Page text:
Nick Giambruno: I grew up in the U.S., and admittedly still have this blue passport which means I’m still stuck on the American tax farm. So I pay attention to the political and social trends there very closely. And it’s truly alarming. Doug Casey, who has been observing the political and economic trends in the US carefully for decades— and is a lot wiser than I am—says this is as divided as he has seen the country during his lifetime. I absolutely agree with him on that.
Yet, I think this is quite a logical and predictable outcome. This is the natural endgame of democracy—which is really just mob rule—and a fiat currency system. It’s like a toxic cocktail.
Ask yourself, what happens in a fiat currency system? Obviously, over time, the currency loses value. Consequently, people feel pinched as their expenses go up in real terms. They might not be aware of what’s going on behind the scenes, but they sure as hell know it’s getting harder and harder to make ends meet.
Then, along come these Santa Clause politicians who promise everyone freebies. It’s a very easy to understand relationship.
Of course, the Santa Clause politicians have to pay for all these promises. So what do they do? They print more money, taking us right back to the beginning. And that’s how the cycle perpetuates itself, and gets worse over time.
And you can see it in the statistics. At this stage, more than half the population in the U.S. is made up of net welfare recipients. I realize that’s a controversial thing to say, but it’s just a fact. Ask yourself, how many of those people are going to vote to get less in welfare benefits?
But let me take a step back and address exactly what I mean by welfare recipient.
Allow me to use one of these popular political buzzwords as of late—“inclusive.” I want to be inclusive about my definition of welfare recipients. It should include government employees, as well as companies like Lockheed Martin and Goldman Sachs, which exist largely on political dollars as opposed to free market dollars. These aren’t entities of the free-market. These are every bit the welfare recipients too, only corporation-sized.
I think we’re reaching the natural, terminal stage of the democracy-fiat currency experiment. And I predict it won’t end well for most people.
Joel Bowman: It’s interesting that you poke the sacred cow of democracy. Most people tend to forget; it wasn’t long after the Greeks gifted this grand political system to the world when they voted, by majority, to kill their great philosopher, Socrates.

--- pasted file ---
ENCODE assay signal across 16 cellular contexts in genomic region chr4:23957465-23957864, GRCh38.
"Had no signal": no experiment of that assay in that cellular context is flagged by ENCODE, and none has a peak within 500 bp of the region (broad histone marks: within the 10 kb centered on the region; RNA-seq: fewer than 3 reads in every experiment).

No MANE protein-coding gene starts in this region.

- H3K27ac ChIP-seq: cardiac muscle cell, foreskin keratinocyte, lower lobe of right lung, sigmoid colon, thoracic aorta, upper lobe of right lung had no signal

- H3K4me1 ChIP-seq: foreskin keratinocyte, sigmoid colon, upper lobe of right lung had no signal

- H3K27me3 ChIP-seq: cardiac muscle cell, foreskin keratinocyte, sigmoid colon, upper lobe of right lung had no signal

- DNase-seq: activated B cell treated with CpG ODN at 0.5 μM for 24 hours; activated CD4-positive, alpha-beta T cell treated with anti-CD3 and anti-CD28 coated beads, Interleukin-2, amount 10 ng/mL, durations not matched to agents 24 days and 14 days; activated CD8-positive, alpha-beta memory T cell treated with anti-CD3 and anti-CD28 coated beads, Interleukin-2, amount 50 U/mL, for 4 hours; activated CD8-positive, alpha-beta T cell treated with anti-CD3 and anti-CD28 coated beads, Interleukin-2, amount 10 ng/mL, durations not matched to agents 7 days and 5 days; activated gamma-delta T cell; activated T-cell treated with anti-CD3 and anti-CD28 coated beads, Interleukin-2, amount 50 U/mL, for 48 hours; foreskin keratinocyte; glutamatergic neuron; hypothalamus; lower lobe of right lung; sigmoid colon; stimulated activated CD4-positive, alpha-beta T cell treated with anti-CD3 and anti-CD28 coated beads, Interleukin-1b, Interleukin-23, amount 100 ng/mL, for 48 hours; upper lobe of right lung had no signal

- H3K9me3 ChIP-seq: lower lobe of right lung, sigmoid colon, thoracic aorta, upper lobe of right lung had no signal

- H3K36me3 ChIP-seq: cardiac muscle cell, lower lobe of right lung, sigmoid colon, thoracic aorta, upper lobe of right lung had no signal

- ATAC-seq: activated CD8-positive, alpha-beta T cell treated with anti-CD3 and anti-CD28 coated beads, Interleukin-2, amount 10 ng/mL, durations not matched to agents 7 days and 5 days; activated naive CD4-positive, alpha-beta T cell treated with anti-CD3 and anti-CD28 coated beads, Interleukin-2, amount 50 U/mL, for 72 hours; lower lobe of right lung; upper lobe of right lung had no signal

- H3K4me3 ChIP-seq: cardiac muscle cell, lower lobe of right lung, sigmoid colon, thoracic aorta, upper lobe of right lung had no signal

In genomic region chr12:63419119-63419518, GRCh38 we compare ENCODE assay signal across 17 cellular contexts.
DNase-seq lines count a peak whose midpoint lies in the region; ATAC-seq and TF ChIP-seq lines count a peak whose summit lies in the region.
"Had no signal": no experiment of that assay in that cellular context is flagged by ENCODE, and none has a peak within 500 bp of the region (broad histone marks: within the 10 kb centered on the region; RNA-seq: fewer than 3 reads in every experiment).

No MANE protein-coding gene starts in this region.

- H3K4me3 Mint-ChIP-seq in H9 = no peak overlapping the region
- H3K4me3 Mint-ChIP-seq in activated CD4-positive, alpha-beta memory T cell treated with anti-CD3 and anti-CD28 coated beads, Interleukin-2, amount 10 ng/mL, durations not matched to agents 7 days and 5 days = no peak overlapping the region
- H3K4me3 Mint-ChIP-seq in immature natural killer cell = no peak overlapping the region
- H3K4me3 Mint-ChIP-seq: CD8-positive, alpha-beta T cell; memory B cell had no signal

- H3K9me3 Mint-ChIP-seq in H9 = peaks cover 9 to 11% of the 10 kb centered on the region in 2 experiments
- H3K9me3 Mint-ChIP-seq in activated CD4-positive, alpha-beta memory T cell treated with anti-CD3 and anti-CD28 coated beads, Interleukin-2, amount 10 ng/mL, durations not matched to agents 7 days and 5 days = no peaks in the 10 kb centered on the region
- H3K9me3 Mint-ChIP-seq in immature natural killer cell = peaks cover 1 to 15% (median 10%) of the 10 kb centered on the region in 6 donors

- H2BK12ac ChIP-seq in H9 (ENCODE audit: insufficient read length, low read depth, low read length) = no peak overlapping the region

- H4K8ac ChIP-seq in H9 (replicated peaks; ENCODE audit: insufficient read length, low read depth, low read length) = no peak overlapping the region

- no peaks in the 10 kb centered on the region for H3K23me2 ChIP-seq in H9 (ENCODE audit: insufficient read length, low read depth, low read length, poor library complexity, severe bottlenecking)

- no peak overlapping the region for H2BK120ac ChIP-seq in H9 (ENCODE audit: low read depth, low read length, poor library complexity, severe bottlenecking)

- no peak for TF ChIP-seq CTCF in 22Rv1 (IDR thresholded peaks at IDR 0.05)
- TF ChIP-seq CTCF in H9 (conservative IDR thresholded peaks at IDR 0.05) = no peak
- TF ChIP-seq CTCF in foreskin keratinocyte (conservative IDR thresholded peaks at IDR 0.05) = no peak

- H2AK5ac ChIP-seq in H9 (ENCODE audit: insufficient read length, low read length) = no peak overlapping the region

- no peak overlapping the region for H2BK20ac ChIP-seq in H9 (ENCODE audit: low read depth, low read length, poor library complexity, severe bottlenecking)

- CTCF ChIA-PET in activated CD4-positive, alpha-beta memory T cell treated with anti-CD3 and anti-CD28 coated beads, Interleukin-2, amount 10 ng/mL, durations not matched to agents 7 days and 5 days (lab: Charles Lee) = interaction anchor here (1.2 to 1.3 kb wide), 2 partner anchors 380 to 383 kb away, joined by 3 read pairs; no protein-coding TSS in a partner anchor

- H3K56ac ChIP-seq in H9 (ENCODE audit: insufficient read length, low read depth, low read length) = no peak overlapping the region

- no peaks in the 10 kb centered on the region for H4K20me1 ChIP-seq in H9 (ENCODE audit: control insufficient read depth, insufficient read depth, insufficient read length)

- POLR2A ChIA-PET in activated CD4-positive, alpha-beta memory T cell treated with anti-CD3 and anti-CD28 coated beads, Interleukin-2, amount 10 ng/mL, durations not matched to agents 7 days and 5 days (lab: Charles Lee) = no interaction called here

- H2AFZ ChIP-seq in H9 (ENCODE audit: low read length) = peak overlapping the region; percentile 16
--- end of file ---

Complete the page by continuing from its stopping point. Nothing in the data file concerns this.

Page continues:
I think it was his student, Plato, who said that democracy was doomed to end in tyranny. Are we, in your opinion, doomed to that foretold outcome? Is tyranny on the horizon?
Nick Giambruno: I think it’s very clear we can see how democracy leads to tyranny—not at some point in the future, but right now.
The government has already imposed, and continues to impose, all kinds of increasing regulations and taxation (including inflation) on the average American. All of the policies that produce these effects are at one point popular with a majority of the people by the way. But being approved by the majority doesn’t in any way make any of them less oppressive.
Joel Bowman: OK, well that’s a lot to marinate on for today, Nick. Perhaps next time we check in you and I can discuss some free-market work-arounds to this creeping tyranny that IM readers can use to protect their own life and liberty.
Nick Giambruno: Sounds like a plan, Joel. Let’s talk soon.
A Note from the International Man Team:
Nick—the long time editor of International Man—is now the Editor of Crisis Investing, the newsletter based on Doug Casey’s original #1 Bestselling book. He’s also the editor of The Casey Report. These two excellent newsletters keep him mighty busy, especially as he travels the globe looking for the type of investments that can only be found by, well, traveling the world. Remember, investing wisely in crises is not only good for your individual finances, but good for the people who are suffering in the crisis. It puts capital where capital will do the most good and produce the most value. Investing in Crisis is doing well by doing good. We highly recommend that you follow Nick and his writings.
We’re profoundly grateful for all that Nick has done building International Man over the past many years. We’ll try to steward it well going forward. Keep an eye out for more from Nick next week.
Joel and John